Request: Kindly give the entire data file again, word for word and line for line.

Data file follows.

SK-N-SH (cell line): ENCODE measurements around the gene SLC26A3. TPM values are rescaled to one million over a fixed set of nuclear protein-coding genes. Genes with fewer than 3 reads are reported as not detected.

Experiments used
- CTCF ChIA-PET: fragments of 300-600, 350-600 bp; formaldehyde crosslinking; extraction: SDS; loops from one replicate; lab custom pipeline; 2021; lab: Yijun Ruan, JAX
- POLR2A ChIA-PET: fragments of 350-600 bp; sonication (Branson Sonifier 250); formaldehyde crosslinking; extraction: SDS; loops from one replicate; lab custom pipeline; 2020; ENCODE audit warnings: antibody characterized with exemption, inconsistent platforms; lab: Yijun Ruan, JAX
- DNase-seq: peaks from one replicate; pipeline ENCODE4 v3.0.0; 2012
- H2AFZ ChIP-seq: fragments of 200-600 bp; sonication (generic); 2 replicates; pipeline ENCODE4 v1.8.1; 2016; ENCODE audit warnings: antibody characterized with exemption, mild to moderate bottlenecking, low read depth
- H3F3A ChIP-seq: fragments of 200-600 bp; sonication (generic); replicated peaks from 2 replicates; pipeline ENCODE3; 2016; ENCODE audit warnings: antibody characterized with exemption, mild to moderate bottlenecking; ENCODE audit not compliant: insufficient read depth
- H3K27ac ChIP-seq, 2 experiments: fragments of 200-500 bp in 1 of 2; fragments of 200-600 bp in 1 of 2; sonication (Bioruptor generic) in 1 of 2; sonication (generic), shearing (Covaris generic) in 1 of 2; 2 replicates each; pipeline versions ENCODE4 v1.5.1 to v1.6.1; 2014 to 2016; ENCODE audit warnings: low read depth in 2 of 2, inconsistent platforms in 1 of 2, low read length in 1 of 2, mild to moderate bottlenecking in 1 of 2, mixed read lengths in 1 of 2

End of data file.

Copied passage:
SK-N-SH (cell line): ENCODE measurements around the gene SLC26A3. TPM values are rescaled to one million over a fixed set of nuclear protein-coding genes. Genes with fewer than 3 reads are reported as not detected.

Experiments used
- CTCF ChIA-PET: fragments of 300-600, 350-600 bp; formaldehyde crosslinking; extraction: SDS; loops from one replicate; lab custom pipeline; 2021; lab: Yijun Ruan, JAX
- POLR2A ChIA-PET: fragments of 350-600 bp; sonication (Branson Sonifier 250); formaldehyde crosslinking; extraction: SDS; loops from one replicate; lab custom pipeline; 2020; ENCODE audit warnings: antibody characterized with exemption, inconsistent platforms; lab: Yijun Ruan, JAX
- DNase-seq: peaks from one replicate; pipeline ENCODE4 v3.0.0; 2012
- H2AFZ ChIP-seq: fragments of 200-600 bp; sonication (generic); 2 replicates; pipeline ENCODE4 v1.8.1; 2016; ENCODE audit warnings: antibody characterized with exemption, mild to moderate bottlenecking, low read depth
- H3F3A ChIP-seq: fragments of 200-600 bp; sonication (generic); replicated peaks from 2 replicates; pipeline ENCODE3; 2016; ENCODE audit warnings: antibody characterized with exemption, mild to moderate bottlenecking; ENCODE audit not compliant: insufficient read depth
- H3K27ac ChIP-seq, 2 experiments: fragments of 200-500 bp in 1 of 2; fragments of 200-600 bp in 1 of 2; sonication (Bioruptor generic) in 1 of 2; sonication (generic), shearing (Covaris generic) in 1 of 2; 2 replicates each; pipeline versions ENCODE4 v1.5.1 to v1.6.1; 2014 to 2016; ENCODE audit warnings: low read depth in 2 of 2, inconsistent platforms in 1 of 2, low read length in 1 of 2, mild to moderate bottlenecking in 1 of 2, mixed read lengths in 1 of 2